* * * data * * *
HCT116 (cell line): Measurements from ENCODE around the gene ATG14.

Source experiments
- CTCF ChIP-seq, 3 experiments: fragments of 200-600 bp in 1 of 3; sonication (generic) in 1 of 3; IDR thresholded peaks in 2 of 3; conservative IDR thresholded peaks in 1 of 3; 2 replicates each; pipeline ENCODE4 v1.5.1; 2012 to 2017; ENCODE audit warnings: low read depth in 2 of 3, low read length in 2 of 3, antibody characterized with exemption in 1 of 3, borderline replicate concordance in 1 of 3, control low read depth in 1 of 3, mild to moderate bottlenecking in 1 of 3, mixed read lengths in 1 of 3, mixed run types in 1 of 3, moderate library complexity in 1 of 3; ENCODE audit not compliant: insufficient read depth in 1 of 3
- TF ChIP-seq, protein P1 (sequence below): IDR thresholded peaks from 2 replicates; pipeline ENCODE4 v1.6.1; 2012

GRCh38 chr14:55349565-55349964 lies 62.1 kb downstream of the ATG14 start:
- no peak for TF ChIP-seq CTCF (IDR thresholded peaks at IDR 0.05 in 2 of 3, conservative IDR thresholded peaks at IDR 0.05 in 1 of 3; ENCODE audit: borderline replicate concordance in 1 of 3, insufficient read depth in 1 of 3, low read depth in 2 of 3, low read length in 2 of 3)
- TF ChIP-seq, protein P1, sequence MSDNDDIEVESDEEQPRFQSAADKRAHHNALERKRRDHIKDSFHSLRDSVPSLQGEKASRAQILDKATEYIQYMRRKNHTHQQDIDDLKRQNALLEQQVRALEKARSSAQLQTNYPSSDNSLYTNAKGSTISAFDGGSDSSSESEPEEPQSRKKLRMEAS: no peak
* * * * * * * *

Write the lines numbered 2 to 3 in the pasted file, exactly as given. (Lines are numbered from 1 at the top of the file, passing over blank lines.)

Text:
Source experiments
- CTCF ChIP-seq, 3 experiments: fragments of 200-600 bp in 1 of 3; sonication (generic) in 1 of 3; IDR thresholded peaks in 2 of 3; conservative IDR thresholded peaks in 1 of 3; 2 replicates each; pipeline ENCODE4 v1.5.1; 2012 to 2017; ENCODE audit warnings: low read depth in 2 of 3, low read length in 2 of 3, antibody characterized with exemption in 1 of 3, borderline replicate concordance in 1 of 3, control low read depth in 1 of 3, mild to moderate bottlenecking in 1 of 3, mixed read lengths in 1 of 3, mixed run types in 1 of 3, moderate library complexity in 1 of 3; ENCODE audit not compliant: insufficient read depth in 1 of 3